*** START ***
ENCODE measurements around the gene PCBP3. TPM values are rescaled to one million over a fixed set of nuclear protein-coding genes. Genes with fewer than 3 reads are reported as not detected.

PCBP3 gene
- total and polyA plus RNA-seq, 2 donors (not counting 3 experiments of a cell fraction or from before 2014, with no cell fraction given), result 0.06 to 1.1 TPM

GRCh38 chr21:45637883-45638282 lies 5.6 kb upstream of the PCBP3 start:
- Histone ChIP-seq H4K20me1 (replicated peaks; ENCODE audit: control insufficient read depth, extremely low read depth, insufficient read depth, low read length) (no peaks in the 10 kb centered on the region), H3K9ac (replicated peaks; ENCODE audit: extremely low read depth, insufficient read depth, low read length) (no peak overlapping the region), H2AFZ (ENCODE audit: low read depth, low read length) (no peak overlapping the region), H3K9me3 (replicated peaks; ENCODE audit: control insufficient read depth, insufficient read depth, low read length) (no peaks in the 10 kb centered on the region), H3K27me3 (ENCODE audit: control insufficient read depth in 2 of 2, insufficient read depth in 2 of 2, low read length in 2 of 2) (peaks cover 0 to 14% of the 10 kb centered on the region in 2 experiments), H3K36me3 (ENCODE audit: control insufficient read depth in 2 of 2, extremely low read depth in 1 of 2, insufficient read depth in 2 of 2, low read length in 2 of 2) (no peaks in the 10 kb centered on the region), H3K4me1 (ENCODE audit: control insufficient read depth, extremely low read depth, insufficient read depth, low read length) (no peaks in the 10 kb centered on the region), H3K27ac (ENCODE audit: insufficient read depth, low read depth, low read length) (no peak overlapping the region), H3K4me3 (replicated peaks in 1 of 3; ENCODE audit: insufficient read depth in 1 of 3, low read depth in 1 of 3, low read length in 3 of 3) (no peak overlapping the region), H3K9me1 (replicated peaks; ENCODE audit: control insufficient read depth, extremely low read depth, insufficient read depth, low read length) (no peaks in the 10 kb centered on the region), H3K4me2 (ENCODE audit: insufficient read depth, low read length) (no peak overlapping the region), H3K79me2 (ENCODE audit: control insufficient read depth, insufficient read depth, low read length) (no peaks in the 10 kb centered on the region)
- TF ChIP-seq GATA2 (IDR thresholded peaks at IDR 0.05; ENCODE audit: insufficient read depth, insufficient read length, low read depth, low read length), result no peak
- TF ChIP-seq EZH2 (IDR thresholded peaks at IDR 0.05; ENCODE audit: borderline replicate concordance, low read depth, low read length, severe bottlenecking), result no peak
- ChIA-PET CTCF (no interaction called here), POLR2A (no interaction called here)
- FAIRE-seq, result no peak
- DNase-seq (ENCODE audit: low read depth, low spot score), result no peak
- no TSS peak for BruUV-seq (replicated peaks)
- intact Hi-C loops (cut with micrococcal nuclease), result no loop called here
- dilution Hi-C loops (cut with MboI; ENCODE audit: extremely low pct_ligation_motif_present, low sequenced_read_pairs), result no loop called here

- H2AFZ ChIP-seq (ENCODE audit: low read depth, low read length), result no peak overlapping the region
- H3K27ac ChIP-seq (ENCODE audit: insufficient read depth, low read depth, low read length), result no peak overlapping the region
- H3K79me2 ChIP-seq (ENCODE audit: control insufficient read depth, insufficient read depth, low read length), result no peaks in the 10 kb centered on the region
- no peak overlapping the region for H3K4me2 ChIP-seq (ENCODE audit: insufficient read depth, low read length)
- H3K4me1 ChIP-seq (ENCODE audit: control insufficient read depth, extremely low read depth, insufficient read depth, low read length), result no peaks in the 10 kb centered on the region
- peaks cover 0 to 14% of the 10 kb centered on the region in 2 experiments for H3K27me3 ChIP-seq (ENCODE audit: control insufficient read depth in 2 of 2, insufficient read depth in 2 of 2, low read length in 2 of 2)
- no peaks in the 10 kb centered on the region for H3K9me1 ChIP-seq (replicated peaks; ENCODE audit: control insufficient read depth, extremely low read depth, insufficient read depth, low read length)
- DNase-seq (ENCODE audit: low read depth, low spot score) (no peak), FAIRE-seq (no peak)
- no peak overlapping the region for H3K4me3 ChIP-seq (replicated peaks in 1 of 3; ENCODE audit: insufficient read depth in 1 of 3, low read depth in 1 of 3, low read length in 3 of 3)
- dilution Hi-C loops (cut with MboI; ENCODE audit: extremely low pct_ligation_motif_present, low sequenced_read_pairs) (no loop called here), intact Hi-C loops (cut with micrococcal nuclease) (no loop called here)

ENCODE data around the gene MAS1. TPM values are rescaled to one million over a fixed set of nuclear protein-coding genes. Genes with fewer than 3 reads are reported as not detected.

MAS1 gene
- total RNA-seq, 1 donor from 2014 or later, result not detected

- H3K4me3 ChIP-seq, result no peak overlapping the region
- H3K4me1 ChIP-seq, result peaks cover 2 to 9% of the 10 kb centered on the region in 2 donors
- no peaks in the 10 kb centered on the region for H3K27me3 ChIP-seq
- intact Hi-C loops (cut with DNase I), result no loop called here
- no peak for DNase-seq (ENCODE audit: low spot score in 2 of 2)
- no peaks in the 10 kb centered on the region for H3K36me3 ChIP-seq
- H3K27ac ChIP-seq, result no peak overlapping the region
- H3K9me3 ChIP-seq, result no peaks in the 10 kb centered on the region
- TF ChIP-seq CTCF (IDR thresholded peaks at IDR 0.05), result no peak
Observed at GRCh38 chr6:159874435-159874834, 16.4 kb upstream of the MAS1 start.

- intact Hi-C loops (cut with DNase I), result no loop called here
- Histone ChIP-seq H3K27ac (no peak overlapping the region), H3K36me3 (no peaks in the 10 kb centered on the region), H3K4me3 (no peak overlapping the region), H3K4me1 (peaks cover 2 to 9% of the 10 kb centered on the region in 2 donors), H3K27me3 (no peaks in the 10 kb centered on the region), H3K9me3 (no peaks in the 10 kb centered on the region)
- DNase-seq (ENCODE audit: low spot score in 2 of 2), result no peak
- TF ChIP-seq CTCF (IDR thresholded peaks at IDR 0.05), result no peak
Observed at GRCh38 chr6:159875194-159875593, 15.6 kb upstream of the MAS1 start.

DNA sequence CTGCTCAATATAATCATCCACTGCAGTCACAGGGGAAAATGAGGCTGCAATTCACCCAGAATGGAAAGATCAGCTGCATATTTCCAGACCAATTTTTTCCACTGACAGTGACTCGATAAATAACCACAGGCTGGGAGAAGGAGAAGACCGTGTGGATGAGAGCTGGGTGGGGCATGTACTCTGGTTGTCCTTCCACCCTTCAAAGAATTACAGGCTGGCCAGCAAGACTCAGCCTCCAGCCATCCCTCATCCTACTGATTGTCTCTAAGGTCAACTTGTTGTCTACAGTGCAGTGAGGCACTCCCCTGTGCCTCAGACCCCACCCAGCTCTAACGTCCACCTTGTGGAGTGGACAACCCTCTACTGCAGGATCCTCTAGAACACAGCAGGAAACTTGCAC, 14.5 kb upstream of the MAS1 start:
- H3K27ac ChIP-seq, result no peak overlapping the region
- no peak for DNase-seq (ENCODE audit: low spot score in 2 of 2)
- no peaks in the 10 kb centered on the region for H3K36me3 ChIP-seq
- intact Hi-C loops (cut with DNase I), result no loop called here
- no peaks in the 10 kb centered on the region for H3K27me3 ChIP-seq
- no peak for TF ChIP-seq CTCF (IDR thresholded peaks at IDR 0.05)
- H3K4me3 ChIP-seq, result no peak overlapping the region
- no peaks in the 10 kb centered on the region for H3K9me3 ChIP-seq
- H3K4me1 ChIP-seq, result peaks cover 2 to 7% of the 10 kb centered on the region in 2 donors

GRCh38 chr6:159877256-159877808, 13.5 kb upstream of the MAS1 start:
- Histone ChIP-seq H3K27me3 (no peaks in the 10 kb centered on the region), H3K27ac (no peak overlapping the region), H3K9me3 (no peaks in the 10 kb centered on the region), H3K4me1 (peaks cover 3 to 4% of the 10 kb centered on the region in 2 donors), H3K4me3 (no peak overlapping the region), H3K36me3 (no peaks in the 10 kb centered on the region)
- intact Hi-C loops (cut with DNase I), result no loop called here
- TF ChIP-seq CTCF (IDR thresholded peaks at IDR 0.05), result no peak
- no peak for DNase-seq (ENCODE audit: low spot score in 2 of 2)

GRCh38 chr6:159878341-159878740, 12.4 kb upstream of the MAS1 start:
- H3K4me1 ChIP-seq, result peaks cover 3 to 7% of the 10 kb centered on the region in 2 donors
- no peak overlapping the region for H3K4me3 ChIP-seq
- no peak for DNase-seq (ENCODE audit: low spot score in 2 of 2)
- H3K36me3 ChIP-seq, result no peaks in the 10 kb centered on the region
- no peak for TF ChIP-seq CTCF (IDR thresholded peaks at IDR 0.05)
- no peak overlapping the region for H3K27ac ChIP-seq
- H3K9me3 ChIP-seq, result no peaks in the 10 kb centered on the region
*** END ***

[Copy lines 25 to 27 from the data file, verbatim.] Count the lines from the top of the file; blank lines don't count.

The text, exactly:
MAS1 gene
- total RNA-seq, 1 donor from 2014 or later, result not detected

- H3K4me3 ChIP-seq, result no peak overlapping the region